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Step 2:

First of all take your upholstery webbing. 
Fold the beginning of it so that it can't break and, using the staple gun, attach it to about one half of the wood frame, as you can see in the pictures.

The webbing must arrive to the other side of the frame so cut it where the wood ends.
Pull the webbing as tight as you can and secure it with a few staples leaving a couple of cm (0.78 inches) free. 
Like you did at the beginning, fold the end and attach it. The only difference is that it will be upside down but don't worry.

Do the same on the other half of the frame.

Now rotate the frame and repeat the same process so that there will be 2 new strips perpendicular to the first ones.
You can twist them like I did (see the pictures) but it's not really important.
Finally finished 2 out of 4 chairs thanks for your helpful instructions it gave me confidence to try
<p>I'm so glad to hear that! You're welcome :)</p>
<p>Wonderful Instructable with great photos! I've recovered many simple -to -recover chairs over the years, but, I wish I'd had your photos and instructions the first time, lol! </p><p>I'm set to recover our dining room chairs soon, and your Instructable boosted my courage! Thanks!! </p>
<p>You're welcome, I'm glad it's helpful! :)</p>
Great Instructable...I've been putting off re-doing the chairs of an old dinning set we recently bought. Now I'm eager to have a go...thanks for the inspiration and the information to follow.
Thank you! I am so glad that this is helpful to you :)
Thanks for the detailed instructions! Looks like something even a non-handy person like myself could do.
Oh yes, I am sure of that! I'm a beginner and this is one of the easiest things to me :)
I love it.really great job
Thank you so much! I am still learning so this means a lot to me :)
Nice to see this! I may try making a chair in the future, but wondered how hard the upholstery part might be - this gives me some confidence!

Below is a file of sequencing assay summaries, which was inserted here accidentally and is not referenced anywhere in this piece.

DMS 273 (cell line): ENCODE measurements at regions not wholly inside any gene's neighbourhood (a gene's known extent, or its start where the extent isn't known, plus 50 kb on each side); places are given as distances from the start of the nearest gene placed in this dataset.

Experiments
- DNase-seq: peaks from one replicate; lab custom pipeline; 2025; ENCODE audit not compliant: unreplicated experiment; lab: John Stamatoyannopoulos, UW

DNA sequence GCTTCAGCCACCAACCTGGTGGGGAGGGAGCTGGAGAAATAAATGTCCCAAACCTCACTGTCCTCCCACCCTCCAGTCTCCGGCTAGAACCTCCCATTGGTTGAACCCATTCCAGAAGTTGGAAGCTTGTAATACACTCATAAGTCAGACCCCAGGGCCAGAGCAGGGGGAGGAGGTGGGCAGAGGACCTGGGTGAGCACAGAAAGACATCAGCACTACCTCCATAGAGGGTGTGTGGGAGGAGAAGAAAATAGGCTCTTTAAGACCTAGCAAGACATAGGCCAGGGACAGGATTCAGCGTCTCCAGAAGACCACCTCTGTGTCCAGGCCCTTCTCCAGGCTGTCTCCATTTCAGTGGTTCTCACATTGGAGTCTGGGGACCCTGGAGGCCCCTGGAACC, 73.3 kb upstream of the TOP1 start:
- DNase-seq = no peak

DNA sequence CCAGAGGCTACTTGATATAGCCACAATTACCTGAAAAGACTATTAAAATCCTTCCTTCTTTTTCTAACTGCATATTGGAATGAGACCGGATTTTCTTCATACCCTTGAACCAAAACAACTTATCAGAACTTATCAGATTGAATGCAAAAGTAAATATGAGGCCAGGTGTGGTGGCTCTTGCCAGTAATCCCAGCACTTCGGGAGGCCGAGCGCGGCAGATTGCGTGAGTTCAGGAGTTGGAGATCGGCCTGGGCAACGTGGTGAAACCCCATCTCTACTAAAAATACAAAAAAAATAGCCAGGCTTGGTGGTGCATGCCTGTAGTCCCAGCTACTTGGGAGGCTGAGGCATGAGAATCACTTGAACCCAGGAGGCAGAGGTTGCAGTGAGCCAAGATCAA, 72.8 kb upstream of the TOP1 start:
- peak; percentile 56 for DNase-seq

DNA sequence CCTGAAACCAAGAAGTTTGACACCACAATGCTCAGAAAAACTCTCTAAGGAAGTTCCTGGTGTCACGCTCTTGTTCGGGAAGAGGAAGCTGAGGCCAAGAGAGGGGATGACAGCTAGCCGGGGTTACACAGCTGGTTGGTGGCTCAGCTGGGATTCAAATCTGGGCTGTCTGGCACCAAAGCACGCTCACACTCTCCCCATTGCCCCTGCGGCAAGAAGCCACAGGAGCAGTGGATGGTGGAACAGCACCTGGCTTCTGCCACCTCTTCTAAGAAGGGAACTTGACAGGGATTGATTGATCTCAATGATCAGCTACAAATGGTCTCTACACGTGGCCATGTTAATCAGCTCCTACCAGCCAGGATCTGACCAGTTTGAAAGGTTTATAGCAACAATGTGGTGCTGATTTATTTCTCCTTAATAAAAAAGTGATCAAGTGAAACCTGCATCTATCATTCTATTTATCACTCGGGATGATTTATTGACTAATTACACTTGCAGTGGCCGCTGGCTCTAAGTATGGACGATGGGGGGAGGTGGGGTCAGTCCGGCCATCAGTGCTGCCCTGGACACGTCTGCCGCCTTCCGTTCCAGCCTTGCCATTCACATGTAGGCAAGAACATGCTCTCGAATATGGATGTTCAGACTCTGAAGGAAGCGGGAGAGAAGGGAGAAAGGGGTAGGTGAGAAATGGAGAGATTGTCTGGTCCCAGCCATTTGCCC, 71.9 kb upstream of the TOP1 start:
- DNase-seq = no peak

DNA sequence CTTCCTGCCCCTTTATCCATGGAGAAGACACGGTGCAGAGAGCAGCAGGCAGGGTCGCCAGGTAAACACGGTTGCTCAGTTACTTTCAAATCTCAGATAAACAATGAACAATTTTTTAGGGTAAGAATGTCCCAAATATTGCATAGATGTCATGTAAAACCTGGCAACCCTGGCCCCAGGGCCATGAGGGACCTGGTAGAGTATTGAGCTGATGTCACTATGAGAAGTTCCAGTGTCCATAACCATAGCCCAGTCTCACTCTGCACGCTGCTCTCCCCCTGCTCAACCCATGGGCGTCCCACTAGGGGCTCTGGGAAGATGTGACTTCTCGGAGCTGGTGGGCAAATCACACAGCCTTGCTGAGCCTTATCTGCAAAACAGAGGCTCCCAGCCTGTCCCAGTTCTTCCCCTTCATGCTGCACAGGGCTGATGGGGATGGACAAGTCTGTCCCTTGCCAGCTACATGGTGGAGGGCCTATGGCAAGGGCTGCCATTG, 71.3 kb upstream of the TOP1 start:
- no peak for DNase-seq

I am glad this was helpful to you! Believe me, it's not as hard as it may seem :)
I'm doin a stage in a saddlery for 3 years now; my boss is not the old-fashioned one, so he combines rather modern techniques with this profession. So from what i learned from him, for the webbing i'd suggest you to use old safety belts from junkyards as they don't brittle over time. Also grind down the inner edges of the frame to make things lesser sharp. Then use tiny nails instead of staples: we cut a small piece of leather, lay it across the belt and nail it with three nails in a row, then fold over the end of the belt and add four more nails in a trapezoid shape. On the other end of the belt, you can use this tool (can commonly been purchased at fleamarkets and ebay from ppl who dunno what it is): http://www2.fachgebaerdenlexikon.de/typo3temp/pics/86bf408a99.jpg - the spikes can be pushed through the belt on the downside - on the other end of the tool is a reversed edge which can be hooked onto the edge of the frame - you press down the tool and keep it strained with your hips. This way you got your hands free to hammer the second end of the belt...
Thank you so much for your advice! <br>My father has been an upholsterer most of his life so what I do is what I am learning from him. But like I said, I am still learning so this will be very useful to me :) thank you again!
Awesome instructable with necessary detail!
I am so glad to hear this, it means a lot! Thank you!! :)
Looks great! =)
Thank you very much! :)
Beautiful chair! You made a great job!
Thank you so much!! :)
You're welcome! :-)
Very nicely done! I never knew about the webbing!
Thank you Nicole! Can you believe that it took me more time to research the name of it and some other things in English than writing the whole Instructable? haha :D

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Bio: I love creating. I love ART in all its forms. I am a daughter of the 50s, born in 1992. I had the pleasure to ... More »
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